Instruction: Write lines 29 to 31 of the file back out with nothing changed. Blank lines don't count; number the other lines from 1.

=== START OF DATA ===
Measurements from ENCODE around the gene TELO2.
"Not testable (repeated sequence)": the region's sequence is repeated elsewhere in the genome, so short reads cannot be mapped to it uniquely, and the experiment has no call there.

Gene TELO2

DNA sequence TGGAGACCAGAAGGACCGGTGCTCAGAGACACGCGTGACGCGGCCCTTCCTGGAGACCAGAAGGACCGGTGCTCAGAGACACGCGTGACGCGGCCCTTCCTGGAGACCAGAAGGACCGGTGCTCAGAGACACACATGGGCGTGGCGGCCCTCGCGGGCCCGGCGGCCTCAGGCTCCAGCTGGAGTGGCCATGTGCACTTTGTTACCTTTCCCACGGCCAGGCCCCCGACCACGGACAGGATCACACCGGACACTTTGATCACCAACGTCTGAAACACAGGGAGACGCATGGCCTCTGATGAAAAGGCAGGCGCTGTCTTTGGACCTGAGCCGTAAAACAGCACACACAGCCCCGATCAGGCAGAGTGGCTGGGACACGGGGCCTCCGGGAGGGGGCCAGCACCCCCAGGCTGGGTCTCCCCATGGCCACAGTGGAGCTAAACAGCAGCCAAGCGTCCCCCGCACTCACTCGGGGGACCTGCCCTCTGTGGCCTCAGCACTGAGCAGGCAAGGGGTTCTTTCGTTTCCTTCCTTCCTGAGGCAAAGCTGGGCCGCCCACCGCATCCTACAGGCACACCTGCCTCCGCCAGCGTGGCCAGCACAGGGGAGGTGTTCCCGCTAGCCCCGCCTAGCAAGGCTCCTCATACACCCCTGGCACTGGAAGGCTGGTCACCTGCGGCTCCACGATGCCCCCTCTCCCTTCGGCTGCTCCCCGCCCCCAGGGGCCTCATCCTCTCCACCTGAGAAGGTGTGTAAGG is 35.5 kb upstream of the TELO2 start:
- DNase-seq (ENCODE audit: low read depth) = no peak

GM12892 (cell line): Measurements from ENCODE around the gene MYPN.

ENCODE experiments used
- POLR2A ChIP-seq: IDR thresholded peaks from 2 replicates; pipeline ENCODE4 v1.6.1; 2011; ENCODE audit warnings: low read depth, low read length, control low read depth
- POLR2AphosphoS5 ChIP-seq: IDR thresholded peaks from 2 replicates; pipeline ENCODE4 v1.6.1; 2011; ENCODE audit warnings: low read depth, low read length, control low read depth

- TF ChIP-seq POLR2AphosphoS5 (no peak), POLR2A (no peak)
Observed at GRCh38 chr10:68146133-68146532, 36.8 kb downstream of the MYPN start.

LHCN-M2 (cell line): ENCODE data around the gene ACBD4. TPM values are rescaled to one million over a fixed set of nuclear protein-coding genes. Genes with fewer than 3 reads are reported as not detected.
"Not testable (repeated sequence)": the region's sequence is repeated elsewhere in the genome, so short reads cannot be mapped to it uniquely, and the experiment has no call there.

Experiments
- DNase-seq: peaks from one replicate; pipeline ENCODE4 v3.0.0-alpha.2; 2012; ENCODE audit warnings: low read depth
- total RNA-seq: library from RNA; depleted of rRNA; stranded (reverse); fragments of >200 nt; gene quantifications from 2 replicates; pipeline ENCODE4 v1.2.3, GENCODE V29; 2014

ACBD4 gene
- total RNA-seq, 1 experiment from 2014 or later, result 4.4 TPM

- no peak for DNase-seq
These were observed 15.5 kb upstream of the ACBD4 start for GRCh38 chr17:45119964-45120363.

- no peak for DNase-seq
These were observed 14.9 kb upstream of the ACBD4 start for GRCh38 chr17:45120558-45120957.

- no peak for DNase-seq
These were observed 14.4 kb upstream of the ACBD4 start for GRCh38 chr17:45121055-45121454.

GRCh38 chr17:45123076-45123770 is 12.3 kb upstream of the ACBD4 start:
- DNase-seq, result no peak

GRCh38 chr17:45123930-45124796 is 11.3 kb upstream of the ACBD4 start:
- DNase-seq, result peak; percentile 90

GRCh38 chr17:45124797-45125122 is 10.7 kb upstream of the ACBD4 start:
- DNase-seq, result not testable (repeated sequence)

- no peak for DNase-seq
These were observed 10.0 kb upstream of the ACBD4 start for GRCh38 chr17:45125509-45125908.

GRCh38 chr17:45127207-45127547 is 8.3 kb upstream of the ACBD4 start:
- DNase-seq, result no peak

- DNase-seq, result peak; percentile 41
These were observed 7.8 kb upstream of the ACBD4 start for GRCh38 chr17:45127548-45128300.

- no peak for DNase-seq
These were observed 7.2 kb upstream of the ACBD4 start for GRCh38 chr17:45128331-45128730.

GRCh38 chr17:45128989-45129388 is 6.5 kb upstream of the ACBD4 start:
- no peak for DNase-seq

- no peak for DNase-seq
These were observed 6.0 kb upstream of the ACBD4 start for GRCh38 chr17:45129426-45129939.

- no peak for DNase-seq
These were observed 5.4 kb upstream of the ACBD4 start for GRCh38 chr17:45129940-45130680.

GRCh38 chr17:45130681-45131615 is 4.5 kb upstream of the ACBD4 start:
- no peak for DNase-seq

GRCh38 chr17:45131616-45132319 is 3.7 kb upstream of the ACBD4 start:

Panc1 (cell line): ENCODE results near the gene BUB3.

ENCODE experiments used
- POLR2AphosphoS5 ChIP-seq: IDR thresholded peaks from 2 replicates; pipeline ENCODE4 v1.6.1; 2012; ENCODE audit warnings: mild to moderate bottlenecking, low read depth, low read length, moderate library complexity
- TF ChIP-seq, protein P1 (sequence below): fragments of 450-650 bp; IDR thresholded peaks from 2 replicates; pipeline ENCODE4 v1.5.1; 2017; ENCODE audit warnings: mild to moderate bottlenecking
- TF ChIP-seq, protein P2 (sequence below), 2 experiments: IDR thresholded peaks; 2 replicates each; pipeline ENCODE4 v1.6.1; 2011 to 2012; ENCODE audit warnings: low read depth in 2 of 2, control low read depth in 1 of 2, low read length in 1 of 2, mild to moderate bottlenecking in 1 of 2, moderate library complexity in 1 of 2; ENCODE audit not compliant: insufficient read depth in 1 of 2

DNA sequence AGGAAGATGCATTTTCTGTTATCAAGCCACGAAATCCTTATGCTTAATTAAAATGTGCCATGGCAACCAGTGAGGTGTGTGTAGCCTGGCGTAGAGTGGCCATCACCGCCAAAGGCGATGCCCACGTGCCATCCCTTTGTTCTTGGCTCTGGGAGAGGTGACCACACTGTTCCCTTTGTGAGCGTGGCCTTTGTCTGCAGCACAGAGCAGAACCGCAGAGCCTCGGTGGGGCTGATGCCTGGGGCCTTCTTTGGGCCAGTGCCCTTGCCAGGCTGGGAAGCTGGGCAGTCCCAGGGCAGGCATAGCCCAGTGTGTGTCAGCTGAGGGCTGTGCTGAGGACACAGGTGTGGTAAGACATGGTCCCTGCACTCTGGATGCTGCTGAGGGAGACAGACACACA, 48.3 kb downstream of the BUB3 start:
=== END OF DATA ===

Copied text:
GRCh38 chr17:45124797-45125122 is 10.7 kb upstream of the ACBD4 start:
- DNase-seq, result not testable (repeated sequence)

- no peak for DNase-seq